3 Steps to becoming an Operations Manager

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The operations manager is fast-becoming one of the most critical roles in any organization. That’s because, no matter the size of a business or the sector it specializes in, the operations manager is vital. Working across departments, the operations manager will have a variety of duties, including:

  • Resource management
  • Distribution of materials and resources
  • Budget management
  • Contract negotiations
  • Administration

They will also have close ties with the HR team and the customer service staff, whether that’s in a B2B or B2C environment. While the organization itself will play a vital role in determining the duties of an operations manager, it is quickly becoming a career option with a grand scope. If you’re looking ahead at your career and are considering operations management, here’s what you need to know.

Step One: Your Degree

It will not be impossible to become an operations manager without a degree, but you will find it much easier to find a suitable position if you have a BA. Many existing operations managers have discovered that their Business Administration or Business Management degree is enough to secure an entry-level operations management role. If you’re considering a BA in Business Admin or something related to the field, then you should ensure that the following subject areas are covered in the curriculum:

  • Communication in Business: One of the most important skills of an operations manager is clear communication. That can be very challenging in the modern business landscape, with omnichannel communication platforms, in-house style guides, and consumer trends all evolving and affecting how comms are managed.
  • Accounting and Finance: Operations managers need to have a very clear understanding of money management. If you opt for a business degree that fails to include an accountancy module, then you are restricting your options when it comes to finding a suitable role and limiting how effective you’ll be once you do find that role. When every decision made in business has a cost attached to it, being able to prepare, understand, and analyze financial forecasts and statements is vital.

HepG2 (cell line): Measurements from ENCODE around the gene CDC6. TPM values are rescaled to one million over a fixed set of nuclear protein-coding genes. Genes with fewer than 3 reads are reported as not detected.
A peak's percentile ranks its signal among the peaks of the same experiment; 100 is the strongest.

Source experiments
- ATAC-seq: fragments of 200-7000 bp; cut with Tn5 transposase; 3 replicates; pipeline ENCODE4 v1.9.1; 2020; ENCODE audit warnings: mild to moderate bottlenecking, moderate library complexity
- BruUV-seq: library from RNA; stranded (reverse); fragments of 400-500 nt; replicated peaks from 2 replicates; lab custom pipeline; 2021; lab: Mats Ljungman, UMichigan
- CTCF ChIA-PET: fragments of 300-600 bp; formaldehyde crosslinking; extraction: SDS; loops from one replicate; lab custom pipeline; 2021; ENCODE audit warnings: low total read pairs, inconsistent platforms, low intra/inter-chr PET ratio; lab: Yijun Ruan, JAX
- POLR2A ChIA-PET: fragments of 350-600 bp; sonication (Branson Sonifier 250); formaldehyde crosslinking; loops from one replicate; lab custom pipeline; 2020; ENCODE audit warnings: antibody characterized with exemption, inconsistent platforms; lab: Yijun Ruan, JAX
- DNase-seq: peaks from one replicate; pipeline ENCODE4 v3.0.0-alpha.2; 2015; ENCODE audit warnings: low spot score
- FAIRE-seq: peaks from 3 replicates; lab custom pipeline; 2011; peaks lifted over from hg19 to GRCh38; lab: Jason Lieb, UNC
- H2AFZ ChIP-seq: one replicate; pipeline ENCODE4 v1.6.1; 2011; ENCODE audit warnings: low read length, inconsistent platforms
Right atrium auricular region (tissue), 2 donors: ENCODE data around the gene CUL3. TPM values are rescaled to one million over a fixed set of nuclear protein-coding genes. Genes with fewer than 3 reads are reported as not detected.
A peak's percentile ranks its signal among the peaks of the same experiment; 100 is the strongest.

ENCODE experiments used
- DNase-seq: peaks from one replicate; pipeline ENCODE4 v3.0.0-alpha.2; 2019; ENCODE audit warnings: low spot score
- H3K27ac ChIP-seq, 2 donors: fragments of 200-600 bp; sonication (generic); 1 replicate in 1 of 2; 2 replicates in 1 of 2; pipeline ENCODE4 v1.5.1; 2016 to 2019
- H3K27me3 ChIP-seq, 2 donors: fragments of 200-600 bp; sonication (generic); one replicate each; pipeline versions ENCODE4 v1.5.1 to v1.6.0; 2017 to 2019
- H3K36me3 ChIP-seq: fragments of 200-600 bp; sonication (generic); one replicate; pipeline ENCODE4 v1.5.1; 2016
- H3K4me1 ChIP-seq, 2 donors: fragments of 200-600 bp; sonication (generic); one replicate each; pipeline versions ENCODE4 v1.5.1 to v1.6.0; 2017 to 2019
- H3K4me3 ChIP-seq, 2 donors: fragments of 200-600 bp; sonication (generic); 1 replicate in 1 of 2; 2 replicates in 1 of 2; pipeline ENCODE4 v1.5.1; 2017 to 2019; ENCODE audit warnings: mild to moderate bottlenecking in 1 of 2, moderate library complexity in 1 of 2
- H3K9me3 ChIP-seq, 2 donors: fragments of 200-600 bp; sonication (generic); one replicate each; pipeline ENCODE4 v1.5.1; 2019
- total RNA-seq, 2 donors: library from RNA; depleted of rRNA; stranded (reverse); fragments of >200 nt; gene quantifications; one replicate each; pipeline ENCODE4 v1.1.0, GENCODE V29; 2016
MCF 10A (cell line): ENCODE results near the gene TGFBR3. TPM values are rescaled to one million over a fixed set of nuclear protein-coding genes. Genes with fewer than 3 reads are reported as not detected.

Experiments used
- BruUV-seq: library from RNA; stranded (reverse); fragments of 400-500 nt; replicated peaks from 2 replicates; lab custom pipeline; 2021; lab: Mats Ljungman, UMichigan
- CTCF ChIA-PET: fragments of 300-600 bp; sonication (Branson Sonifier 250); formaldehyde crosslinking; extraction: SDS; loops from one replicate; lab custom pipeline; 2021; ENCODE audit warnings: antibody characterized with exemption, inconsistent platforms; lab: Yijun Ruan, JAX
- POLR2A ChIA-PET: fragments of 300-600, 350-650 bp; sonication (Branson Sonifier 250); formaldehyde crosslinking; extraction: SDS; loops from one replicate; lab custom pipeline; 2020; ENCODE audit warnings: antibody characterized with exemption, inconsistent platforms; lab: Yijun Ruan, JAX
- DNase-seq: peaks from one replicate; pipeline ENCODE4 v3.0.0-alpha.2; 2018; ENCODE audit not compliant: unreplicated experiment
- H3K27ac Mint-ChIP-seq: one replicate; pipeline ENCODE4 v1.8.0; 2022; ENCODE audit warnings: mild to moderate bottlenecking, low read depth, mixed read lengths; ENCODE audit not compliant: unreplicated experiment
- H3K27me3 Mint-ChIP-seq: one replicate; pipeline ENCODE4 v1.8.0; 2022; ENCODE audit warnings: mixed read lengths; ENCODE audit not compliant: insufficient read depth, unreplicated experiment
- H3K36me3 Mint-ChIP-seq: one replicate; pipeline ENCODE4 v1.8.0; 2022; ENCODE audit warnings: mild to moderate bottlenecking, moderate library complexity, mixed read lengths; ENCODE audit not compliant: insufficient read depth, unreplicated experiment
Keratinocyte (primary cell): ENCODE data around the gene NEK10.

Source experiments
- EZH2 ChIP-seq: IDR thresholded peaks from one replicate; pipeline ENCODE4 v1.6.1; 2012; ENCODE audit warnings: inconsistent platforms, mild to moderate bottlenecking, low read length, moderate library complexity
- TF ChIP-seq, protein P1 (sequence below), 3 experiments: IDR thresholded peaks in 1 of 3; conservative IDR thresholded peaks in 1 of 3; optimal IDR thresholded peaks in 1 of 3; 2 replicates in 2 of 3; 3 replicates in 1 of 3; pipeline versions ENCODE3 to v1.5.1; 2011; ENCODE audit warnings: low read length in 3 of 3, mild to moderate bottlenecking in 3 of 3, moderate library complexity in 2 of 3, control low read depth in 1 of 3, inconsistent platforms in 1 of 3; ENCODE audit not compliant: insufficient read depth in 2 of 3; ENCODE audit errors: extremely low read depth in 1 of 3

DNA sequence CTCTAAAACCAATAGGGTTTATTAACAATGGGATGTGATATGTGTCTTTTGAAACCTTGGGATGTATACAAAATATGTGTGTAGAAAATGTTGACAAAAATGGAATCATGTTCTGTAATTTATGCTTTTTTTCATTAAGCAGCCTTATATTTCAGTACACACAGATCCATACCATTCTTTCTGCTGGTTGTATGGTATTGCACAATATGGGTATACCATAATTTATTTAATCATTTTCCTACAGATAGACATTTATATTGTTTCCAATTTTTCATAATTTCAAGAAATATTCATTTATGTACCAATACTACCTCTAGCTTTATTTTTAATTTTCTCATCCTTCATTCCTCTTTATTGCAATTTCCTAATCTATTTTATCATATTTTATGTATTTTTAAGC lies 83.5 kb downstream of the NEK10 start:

• Management Principles: Business management is an ever-changing subject, and you’ll need to have a firm understanding of the major management concepts. Make sure that the degree you opt for has a management module that covers: 
  • Organizational structures
  • Project planning
  • Motivation methods
  • Ethics
  • Team building strategies/Group dynamics

However, a business degree will only be of value if you also have real-world experience. While your BA will help you to get you into an interview room, it is your proactive experience and workplace achievements that will secure you the position that you’re looking for.

Step Two: Experience

businessman

Whether you’ve already graduated or you’re just starting your first year, you’re going to want to accumulate as much experience as possible. This will often mean starting out in an entry-level position, usually as an operations supervisor that reports to the operations manager. 

This kind of position is ideal, as it will give you a clear understanding of your future duties as a manager while allowing you to fine-tune your education in a real-world environment. 

The goal then should be to get promoted to an operations manager or to develop the skills that will allow you to take what you have learned to another organization. You will need to have provable management experience to get a more senior-level role, which is why it’s so important that you start with those entry-level positions that will allow you to build up your skill sets.

Step Three: Boost Your Education

While a BA and a solid level of real experience are going to be crucial, you will find that having an MA that is specifically targeted to operations management will open far more doors. While earning an MA in operations management is optional, it can also be extremely advantageous if you feel that your career has hit a roadblock. 

A Masters will add to your skill sets, making you more appealing to employers while giving you the skills that you need to perform above and beyond expectations. 

An MA is always going to be more in-depth than a basic degree and will give you the experience of using the tools you need to stand out. To find out more about the current challenges of operations management, click here for a greater understanding of what will be required of operations management in 2020 and beyond. An MA will ensure that you have a robust understanding of both the challenges and the solutions to modern operations management. 

Conclusion 

Also Read:   How to Pursue a Career Change in HR?

There are a lot of responsibilities when it comes to a career in operations management. From leadership to accounting, operations management requires flexibility in terms of experience and education, and the ability to think analytically. As operation managers become more crucial to brands of all sizes, it is a career option that promises to provide a high level of satisfaction and security. Take the right steps now and you could be leading your own team before you know it.

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